Not long ago, I was lying in bed reading when I heard a loud roar. That I heard something in this quite sound-proof house was amazing. I figured it was one of the passenger jets flying over the mountains behind my house, on approach to the airport in Anchorage.
Or a bunch of Harleys. Or a truck using its jake brake. Or the beginning audio part of an earthquake.
Not once did I think of how the mountains throw off their winter snow mantles. Not once. So, when various neighbors asked me if I"d "HEARD THAT AVALANCHE!!! (delivered with the wide eyes of someone who'd experienced something awesome), it took me a while to put that loud noise together with their descriptions of how they were awakened by THAT AVALANCHE.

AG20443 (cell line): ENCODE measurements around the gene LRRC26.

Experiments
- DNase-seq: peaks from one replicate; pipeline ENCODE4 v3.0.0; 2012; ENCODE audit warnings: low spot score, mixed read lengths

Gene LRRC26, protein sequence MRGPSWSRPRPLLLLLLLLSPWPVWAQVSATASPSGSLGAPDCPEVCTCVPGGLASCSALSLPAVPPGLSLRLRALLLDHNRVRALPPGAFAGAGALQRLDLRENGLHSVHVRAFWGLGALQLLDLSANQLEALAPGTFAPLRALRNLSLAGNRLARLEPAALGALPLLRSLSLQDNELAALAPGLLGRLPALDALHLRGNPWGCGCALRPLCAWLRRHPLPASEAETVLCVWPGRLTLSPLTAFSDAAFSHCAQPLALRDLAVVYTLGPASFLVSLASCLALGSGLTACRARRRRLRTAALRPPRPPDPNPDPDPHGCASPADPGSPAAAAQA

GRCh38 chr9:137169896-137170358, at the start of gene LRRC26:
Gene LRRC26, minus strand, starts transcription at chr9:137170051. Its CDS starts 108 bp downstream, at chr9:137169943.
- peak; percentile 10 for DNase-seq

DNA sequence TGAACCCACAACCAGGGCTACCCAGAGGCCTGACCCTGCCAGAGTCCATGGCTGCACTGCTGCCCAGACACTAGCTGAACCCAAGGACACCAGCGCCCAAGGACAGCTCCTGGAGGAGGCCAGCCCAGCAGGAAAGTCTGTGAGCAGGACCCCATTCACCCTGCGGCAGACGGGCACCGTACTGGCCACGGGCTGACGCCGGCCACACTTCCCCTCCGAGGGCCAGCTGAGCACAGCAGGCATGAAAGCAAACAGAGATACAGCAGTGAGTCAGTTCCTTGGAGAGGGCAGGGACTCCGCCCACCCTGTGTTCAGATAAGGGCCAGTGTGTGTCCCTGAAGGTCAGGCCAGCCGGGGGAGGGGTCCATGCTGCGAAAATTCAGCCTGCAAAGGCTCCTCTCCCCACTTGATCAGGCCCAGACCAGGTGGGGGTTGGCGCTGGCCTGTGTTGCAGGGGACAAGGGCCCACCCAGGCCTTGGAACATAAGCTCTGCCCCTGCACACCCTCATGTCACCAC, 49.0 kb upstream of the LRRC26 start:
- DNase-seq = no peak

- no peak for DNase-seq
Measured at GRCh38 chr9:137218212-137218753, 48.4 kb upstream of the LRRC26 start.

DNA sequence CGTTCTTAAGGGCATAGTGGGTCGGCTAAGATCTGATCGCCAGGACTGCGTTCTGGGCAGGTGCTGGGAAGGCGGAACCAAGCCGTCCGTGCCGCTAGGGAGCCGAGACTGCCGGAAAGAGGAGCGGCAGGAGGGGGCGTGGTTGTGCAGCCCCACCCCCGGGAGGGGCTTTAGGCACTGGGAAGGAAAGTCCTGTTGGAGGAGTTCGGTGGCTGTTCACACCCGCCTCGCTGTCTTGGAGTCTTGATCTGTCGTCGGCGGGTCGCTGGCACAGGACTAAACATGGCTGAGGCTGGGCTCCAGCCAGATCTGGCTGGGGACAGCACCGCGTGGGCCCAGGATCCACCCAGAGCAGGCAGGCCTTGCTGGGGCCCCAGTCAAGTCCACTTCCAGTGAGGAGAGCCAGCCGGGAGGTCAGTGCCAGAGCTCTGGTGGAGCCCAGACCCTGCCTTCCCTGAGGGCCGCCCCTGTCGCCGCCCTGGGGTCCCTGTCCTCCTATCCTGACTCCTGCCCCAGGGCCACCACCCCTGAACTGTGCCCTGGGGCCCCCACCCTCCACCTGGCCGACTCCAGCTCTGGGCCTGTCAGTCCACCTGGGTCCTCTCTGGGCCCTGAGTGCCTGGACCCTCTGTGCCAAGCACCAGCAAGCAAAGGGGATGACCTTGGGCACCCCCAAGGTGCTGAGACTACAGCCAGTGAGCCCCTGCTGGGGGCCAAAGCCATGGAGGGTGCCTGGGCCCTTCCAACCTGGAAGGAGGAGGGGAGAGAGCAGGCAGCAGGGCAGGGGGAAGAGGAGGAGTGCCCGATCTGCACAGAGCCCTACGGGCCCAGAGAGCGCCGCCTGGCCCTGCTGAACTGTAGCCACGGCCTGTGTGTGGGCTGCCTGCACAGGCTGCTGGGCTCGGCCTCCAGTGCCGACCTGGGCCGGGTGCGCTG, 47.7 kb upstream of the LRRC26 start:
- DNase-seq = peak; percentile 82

We're used to avalanches around here. In the spring, especially, when warm temperatures and mountains touched by sunlight start shedding. They are quite entertaining and leave amazing patterns in the discarded snow.
|These three photos are of a mountain along the Hope Road.|
Now that the mountains are greening-up with summer, the path of THAT AVALANCHE is even more impressive, because THAT AVALANCHE was not only snow. It scraped vegetation off the rock body of the mountain, wrenched shrubs and trees out by their roots, and piled them all up at the mountain's base. It essentially denuded the path it took.
No wonder it woke everyone up.